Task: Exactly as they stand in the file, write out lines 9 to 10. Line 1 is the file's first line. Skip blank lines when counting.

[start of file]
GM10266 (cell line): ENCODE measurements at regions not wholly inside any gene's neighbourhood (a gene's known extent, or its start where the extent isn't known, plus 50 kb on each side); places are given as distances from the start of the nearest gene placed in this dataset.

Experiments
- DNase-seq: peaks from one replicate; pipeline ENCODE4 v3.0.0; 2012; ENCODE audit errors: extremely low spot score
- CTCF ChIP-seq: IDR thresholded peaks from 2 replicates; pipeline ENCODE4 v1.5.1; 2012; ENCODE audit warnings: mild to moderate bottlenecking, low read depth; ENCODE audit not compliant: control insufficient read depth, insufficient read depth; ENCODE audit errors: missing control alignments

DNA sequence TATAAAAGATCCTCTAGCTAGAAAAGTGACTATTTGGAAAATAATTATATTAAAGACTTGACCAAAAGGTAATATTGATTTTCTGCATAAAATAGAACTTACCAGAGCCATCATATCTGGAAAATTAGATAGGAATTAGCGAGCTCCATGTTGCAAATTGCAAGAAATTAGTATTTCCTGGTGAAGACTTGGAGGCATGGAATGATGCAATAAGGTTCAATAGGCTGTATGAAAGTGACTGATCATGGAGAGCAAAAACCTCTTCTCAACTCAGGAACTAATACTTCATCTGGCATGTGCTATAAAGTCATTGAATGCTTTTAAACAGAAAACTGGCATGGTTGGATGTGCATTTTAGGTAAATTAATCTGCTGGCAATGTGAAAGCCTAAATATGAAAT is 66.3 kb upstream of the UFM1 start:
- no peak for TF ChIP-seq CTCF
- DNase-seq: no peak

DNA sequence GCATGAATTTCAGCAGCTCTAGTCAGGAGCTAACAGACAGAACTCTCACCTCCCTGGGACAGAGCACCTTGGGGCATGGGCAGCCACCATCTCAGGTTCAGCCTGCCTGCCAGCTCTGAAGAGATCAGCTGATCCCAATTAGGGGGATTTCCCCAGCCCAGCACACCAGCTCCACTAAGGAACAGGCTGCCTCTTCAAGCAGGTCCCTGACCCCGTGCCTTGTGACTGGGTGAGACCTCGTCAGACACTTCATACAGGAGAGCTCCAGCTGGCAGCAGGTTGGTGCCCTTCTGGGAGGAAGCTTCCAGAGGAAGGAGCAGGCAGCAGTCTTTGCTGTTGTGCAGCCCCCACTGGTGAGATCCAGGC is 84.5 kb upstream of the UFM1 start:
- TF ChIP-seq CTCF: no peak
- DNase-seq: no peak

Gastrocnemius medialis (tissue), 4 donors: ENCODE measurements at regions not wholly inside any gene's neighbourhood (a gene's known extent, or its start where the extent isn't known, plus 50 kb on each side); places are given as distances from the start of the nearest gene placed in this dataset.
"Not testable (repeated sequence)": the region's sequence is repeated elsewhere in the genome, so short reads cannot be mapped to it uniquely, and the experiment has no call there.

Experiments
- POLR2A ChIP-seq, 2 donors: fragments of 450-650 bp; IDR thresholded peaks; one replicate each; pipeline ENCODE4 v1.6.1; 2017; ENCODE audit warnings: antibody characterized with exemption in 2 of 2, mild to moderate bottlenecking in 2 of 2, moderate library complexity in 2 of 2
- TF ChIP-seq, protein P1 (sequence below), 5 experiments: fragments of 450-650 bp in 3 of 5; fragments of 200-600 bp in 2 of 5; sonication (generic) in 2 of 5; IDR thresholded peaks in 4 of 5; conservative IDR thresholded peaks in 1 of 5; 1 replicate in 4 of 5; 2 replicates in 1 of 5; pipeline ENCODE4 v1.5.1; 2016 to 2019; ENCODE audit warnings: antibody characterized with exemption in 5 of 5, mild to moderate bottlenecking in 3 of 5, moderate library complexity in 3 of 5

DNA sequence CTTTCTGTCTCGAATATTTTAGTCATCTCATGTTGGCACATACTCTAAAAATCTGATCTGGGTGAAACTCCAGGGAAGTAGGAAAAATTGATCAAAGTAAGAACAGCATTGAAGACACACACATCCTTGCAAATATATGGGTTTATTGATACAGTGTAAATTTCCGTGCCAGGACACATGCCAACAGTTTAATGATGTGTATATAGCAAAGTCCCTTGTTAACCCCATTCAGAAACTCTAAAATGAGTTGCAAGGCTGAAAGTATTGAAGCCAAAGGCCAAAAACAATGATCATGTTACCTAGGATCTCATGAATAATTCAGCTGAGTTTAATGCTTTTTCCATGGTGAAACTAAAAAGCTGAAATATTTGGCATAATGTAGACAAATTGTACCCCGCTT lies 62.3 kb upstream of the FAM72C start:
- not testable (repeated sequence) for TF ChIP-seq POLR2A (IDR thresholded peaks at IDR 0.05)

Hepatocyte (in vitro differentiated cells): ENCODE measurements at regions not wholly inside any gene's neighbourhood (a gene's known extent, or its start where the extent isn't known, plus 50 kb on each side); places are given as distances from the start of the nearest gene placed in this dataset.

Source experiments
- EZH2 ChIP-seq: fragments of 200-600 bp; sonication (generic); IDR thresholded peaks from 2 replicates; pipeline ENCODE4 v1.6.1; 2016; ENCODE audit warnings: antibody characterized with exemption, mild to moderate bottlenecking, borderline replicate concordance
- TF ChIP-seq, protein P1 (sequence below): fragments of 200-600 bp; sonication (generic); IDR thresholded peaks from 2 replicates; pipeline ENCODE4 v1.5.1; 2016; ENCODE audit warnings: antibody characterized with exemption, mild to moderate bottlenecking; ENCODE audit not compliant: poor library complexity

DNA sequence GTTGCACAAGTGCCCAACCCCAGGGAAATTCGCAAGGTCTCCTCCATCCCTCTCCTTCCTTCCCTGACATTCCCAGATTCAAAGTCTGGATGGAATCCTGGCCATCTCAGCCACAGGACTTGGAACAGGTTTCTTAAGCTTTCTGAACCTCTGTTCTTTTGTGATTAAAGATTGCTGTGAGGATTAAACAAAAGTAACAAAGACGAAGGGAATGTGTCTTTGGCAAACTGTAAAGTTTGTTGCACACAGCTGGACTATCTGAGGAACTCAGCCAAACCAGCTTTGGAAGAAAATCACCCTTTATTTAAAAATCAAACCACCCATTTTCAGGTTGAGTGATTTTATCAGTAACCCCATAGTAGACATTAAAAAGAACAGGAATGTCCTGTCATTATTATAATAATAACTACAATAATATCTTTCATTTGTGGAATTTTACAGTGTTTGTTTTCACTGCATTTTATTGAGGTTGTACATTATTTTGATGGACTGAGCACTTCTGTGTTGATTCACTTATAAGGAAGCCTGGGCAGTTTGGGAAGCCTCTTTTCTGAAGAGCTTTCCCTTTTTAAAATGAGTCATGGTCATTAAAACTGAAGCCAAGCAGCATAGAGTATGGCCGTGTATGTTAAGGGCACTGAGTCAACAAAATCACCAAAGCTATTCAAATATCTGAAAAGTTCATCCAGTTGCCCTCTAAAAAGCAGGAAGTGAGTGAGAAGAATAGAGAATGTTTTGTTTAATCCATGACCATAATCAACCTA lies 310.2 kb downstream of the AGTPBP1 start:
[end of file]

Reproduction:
- TF ChIP-seq CTCF: no peak
- DNase-seq: no peak